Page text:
The Arctic Explorer LNG tanker sits at anchor in a fjord outside Hammerfest, northern Norway. (Photographer: Mikael Holter/Bloomberg)

The Arctic Threat to the Price of Oil

(Bloomberg Gadfly) -- When Saudi Arabia's oil minister attended Friday's grand opening of a giant liquefied natural gas plant in northern Siberia, he'd have known this was just part of a bigger energy story developing in Russia's icy north. It's not just gas that's a big deal there. Russia's Arctic oil flows are soaring too.

These are not the putative offshore fields that energy supremo Igor Sechin touted five years ago as Russian oil's future. Arctic exploration has been all but halted by cheap oil and Crimea-based sanctions. But other development projects in the region have quietly gathered momentum, yielding almost 400,000 barrels a day of exports.

The Arctic Threat to the Price of Oil

Russia has three oil export terminals on its Arctic coast. Shipments began from Lukoil PJSC's 240,000 barrel a day Varandey terminal in 2008. It now handles about 150,000 daily barrels from nearby fields. Gazprom Neft's Prirazlomnoye field produces approximately 80,000 barrels a day, with a target capacity of 130,000. The same company's 170,000 barrel a day Arctic Gate terminal started operations this year and exports about 150,000 barrels a day from the Novoportovskoye field. Crude from all three terminals is shipped in shuttle tankers to Murmansk, from where cargoes are sent on larger vessels to Europe.

The terminals' exports hit a new high of almost 385,000 barrels a day in November. This is up by about 100,000 barrels a day from a maintenance-related summer dip. That's equivalent to a third of the output cut pledged by Russia in its deal with OPEC.

The Arctic Threat to the Price of Oil

Russia's adherence to that deal, just extended to the end of 2018, has been pretty good. Over the summer, it cut more than the promised 300,000 barrels a day from its October 2016 production level.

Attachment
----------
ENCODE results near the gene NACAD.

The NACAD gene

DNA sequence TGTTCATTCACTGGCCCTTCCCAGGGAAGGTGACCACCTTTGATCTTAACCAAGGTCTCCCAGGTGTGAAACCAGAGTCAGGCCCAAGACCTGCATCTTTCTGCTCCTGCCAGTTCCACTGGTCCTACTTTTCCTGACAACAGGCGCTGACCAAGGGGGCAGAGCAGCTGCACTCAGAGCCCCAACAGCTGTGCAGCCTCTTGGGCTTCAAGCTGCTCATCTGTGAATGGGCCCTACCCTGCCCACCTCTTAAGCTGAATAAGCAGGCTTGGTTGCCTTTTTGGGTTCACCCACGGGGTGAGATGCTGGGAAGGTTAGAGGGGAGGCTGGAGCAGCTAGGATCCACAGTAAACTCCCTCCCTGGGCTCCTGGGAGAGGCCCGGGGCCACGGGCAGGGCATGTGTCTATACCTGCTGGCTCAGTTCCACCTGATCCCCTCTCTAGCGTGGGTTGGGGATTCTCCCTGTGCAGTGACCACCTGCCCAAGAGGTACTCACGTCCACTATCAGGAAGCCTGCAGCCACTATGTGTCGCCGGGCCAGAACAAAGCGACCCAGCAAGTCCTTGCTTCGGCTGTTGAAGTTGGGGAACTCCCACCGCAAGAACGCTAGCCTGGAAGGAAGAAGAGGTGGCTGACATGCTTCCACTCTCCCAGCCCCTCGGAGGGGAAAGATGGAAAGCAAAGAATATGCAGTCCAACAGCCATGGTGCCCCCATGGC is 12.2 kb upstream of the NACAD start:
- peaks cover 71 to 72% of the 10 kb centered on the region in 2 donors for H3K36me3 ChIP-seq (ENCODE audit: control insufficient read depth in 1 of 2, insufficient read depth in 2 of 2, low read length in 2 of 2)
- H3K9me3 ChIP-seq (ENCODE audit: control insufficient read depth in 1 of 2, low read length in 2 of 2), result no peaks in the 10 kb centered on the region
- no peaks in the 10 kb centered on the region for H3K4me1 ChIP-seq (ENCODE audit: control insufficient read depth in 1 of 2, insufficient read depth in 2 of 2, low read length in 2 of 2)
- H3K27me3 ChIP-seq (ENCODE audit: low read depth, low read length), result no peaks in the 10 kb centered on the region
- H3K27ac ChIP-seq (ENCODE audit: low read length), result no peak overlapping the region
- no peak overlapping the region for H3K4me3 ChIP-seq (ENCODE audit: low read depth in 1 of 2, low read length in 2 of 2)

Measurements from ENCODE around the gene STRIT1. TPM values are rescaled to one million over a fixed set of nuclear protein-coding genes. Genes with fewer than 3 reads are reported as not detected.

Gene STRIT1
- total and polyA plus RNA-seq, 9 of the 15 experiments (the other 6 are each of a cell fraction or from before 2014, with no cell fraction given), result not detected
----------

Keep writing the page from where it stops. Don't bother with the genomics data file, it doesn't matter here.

But things have started to slip. Maintenance at Prirazlomnoye and at Exxon Mobil Corp's Sakhalin I project off the eastern coast helped lower Russian production between August and October. That's come to an end. Now those fields are back in full production, Russia's aggregate daily oil output has risen by about 50,000 barrels. Compliance with the OPEC deal is below where it was in May and things may get worse over winter.

The Arctic Threat to the Price of Oil

As well as gas, Novatek PJSC's new LNG project will produce about 26,000 barrels a day of condensate -- a very light form of crude. That's not a lot in the grand scheme of things, but this is just one field. As Russia's gas industry targets deeper, liquids-rich reservoirs, its condensate output rises. Gas production in Russia is highly seasonal, so condensate output is too. Cold weather boosts demand for Russian gas from domestic and foreign consumers and the swing in gas production from summer to winter can be as much as 40 percent of the annual average.

The Arctic Threat to the Price of Oil

Put simply, you should expect Russia's condensate production to rise in coming months. Together with the recovery in Arctic oil production, this means the rest of the industry will need deeper cuts if Russia is to stay within the OPEC agreed target. That won't be easy.

Newer fields, which produce a lot of oil and little water, are probably easiest to shut in. But they're often among the most profitable for the companies developing them. Many get generous tax breaks. Older fields may earn less, but companies worry that declines here may never be reversed. This would make it more difficult to ramp up production when the output deal comes to an end.

Russia's oil companies have started worrying already about an "exit strategy." They may want to add a seasonal surge in oil supply from gas fields to their list of anxieties.

This column does not necessarily reflect the opinion of Bloomberg LP and its owners.

Julian Lee is an oil strategist for Bloomberg First Word. Previously he worked as a senior analyst at the Centre for Global Energy Studies.

To contact the author of this story: Julian Lee in London at jlee1627@bloomberg.net.

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